Gallstones are deposits that form in the gallbladder when components of digestive secretions combine and solidify. There are two types of gallstones: cholesterol stones and pigment stones. The former are composed of cholesterol from bile, while the latter are bilirubin, a yellow compound that forms when red blood cells break down. In most circumstances, gallstones are not life-threatening, but they can be painful and cause complications such as infection. Gallstones are the most common reason people with abdominal pain and other symptoms are admitted to the emergency room.
Often, gallstones do not cause symptoms because their presence does not necessarily cause problems. Doctors call these "silent stones," and they do not require treatment. Usually, they are not discovered unless or until a doctor begins investigating for something else. It is when a stone becomes lodged in the bile duct, causing a blockage, that issues develop and the individual should seek medical attention to address symptoms and find a way to remove the stone.
Pain is the first sign that one or more gallstones have lodged in a bile duct. Doctors call this a gallstone attack, and most people feel it in the upper-right or central portion of the abdomen just under the lower ribs. Typically, the pain intensifies for up to five hours and feels quite similar to a kidney stone attack. An x-ray can confirm the location of the stone. These attacks usually occur at night, often after an individual has consumed a fatty meal or a significant amount of alcohol.
Sometimes, a gallstone attack leads to referred pain at a different site than the area directly affected. Gallstones can cause a sharp ache between the shoulder blades or below the right shoulder that lasts for several hours. Often, this pain is less intense than the abdominal pain, so individuals may ignore it.
Gallstones can cause intense pain in the upper right abdomen that lasts for days and may be accompanied by nausea and vomiting. In some cases, these signs indicate a gallbladder infection, and affected individuals should see a doctor promptly to prevent complications such as gangrene and perforation. These symptoms develop when the stones block the biliary ducts, leading to problems with digestion. Fever, chills, and worsening pain are other signs of a gallbladder infection and require immediate medical attention.
Some people with gallstones develop a fever. Even before the pain begins, chills and general feelings of sickness can begin. A fever may require medication to subside. Fever and chills may be a sign that an infection is developing in the gallbladder. People with gallstones are also at higher risk of developing pancreatitis, a serious condition that can cause similar symptoms.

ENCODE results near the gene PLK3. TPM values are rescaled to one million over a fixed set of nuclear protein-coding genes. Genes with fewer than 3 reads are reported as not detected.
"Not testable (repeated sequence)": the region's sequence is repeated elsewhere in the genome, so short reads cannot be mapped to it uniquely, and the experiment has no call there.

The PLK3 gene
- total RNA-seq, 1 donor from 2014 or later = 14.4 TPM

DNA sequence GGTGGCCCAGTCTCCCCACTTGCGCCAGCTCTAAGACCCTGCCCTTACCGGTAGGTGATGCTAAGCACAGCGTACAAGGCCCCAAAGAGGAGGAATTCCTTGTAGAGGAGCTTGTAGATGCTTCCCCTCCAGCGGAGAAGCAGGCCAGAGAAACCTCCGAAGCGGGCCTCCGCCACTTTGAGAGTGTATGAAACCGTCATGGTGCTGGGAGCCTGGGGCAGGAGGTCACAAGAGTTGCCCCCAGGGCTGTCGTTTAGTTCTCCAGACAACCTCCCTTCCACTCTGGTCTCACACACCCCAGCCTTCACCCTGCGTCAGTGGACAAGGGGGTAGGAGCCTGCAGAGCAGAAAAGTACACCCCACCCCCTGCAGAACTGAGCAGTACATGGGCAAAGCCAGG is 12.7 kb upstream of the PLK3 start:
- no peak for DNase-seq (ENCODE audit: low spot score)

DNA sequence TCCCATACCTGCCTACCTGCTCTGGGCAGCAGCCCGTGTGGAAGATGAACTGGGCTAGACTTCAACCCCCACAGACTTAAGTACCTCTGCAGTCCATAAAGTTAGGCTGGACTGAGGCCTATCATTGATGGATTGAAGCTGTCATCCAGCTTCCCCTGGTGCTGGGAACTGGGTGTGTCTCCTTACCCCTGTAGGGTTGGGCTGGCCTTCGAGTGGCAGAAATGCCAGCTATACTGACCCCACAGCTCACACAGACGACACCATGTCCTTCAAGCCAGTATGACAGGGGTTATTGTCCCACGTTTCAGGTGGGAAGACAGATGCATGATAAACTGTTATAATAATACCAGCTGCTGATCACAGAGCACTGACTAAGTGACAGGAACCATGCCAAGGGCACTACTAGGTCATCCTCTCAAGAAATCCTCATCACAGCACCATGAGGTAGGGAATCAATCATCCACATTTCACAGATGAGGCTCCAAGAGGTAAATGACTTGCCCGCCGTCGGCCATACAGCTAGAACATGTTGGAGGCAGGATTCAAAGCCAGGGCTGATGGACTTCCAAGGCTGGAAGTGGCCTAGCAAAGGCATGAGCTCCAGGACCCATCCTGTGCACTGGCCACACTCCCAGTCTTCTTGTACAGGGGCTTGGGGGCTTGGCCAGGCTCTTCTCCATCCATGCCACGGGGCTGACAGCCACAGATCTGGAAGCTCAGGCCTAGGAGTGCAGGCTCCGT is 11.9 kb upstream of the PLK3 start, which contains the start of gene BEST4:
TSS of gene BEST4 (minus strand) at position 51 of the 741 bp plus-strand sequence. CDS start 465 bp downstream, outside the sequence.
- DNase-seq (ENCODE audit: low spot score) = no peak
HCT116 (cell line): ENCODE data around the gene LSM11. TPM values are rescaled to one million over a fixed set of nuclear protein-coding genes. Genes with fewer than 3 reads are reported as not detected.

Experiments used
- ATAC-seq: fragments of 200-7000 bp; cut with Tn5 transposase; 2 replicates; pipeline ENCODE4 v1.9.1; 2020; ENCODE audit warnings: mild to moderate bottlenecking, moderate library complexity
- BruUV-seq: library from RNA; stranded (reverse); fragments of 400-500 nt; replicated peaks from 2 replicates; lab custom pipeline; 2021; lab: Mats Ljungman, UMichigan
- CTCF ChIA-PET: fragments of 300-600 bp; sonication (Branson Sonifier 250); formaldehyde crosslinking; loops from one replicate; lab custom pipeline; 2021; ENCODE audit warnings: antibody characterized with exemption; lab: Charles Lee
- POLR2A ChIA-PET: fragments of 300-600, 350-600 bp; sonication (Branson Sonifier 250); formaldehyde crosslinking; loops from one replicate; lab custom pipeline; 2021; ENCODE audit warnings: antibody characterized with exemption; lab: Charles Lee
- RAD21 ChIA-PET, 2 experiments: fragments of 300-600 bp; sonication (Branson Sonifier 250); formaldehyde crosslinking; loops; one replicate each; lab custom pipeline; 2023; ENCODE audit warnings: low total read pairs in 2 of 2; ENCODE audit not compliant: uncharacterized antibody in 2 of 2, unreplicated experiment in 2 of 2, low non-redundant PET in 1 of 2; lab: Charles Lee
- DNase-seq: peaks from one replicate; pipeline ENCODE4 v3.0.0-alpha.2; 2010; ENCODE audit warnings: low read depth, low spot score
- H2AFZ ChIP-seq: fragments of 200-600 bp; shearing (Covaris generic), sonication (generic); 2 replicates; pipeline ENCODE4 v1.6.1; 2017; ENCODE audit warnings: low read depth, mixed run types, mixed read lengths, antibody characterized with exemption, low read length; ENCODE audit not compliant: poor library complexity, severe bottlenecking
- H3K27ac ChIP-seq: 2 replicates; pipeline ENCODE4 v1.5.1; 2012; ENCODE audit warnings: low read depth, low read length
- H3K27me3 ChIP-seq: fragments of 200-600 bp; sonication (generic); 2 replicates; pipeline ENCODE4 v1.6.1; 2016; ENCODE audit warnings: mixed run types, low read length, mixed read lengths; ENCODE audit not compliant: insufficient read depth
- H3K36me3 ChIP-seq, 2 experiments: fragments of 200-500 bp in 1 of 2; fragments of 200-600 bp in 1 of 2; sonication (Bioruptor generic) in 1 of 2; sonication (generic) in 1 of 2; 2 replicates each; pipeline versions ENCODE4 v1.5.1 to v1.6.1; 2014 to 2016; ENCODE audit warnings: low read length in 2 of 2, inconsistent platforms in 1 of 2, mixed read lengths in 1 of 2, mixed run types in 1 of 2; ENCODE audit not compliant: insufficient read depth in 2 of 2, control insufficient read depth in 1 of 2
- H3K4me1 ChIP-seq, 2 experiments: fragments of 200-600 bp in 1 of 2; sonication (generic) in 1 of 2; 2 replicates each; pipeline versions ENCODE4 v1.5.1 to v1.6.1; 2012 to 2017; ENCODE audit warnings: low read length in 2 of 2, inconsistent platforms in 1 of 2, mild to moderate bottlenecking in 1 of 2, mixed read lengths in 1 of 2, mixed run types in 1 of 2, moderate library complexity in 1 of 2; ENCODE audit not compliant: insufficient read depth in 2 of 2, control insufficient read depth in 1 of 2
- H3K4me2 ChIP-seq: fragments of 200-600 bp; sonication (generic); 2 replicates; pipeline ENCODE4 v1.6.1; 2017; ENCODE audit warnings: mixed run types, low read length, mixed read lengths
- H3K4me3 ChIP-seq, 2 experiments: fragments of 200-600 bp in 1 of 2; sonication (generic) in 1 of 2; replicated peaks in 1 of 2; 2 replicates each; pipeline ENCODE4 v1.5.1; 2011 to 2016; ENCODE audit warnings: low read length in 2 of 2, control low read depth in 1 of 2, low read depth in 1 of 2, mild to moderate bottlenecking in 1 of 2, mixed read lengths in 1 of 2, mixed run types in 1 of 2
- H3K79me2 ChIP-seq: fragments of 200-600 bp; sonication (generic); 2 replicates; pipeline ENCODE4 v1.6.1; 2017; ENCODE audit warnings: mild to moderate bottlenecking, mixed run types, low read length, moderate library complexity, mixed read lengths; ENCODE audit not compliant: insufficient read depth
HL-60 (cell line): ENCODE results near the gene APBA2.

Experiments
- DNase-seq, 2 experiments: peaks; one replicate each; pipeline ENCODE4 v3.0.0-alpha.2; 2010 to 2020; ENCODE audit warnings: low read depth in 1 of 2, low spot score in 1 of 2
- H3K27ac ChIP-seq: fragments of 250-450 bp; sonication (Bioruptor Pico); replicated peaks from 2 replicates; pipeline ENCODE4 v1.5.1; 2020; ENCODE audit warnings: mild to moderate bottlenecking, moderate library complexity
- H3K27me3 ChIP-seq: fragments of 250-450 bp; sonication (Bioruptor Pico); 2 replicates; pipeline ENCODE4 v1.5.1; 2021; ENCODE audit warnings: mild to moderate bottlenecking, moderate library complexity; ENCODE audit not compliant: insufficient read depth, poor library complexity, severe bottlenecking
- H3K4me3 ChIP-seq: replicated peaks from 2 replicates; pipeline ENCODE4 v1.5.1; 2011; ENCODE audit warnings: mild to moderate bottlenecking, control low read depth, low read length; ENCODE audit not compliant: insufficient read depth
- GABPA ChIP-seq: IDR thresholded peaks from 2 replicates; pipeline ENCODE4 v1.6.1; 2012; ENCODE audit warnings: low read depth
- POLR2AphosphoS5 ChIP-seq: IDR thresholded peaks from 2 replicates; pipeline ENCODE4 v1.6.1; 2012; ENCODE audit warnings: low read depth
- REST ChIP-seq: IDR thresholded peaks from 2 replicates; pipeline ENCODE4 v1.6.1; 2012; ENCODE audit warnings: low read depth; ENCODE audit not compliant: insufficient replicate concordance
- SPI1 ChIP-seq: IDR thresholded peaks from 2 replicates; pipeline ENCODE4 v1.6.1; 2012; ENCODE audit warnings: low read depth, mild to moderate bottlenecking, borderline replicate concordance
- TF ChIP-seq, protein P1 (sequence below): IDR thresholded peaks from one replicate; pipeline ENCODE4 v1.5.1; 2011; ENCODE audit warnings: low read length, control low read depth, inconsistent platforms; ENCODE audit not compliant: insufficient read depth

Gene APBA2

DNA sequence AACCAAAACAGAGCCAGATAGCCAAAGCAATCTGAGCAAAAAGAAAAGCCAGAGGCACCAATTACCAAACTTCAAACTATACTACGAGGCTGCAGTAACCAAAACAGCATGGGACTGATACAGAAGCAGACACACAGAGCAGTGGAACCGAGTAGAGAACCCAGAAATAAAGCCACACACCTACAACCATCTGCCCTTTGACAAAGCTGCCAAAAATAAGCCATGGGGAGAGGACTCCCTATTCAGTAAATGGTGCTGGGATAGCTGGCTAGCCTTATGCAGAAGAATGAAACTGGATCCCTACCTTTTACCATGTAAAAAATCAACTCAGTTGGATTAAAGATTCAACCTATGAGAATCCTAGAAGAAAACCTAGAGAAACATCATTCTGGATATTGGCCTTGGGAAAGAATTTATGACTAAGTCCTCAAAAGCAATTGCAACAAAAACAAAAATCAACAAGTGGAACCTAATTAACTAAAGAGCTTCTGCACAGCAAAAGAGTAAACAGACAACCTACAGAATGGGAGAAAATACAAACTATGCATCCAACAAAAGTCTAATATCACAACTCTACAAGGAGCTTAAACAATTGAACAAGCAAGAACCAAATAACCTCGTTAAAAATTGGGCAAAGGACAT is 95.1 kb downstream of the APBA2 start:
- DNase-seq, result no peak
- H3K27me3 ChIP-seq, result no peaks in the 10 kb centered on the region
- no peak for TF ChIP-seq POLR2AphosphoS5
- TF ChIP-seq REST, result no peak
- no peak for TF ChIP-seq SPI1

People with gallstones often have indigestion in between acute attacks. Bloating and flatulence are side effects of this symptom, and most prominently affect people who consume meals high in fat. The inability of bile to flow into the small intestine due to the blockage and aid digestion causes these symptoms. This is another symptom people may overlook as simply a sign they ate too much.
Diarrhea is a by-product of impeded bile flow and impaired digestion. While sometimes indigestion only causes bloating and flatulence, at other times, it may cause loose stools. This sign is often assumed to be a consequence of simple indigestion, but this and other digestive symptoms continuing to occur should prompt a medical investigation.
When an infection extends from the gallbladder to the duct (cholangitis), the affected person will experience pain, fever, and rapid heartbeat. This happens because the bile duct is completely blocked, causing a build-up of bile in the gallbladder and eventual infection. As in acute cholecystitis, people with these symptoms should seek medical help immediately and require emergency care.
Sometimes, a gallstone can become lodged in the main duct leading from the liver to the intestine. This may block the flow of bile from the liver, causing bile to back up into the liver and seep into the bloodstream. This leads to jaundice, yellowing of the skin and the white of the eyes. People with jaundice can also experience excessive itchiness. If the gallstone does not pass through the bile duct on its own, the individual may require surgery.
Other side effects of jaundice include pale stool and dark urine. An excess of bilirubin, the product that causes yellowing of the skin and eyes, also darkens the color of urine. Gallstones also block the release of bile salts that are responsible for the brown color of stool, so when bile flow is blocked, stool loses its usual color.
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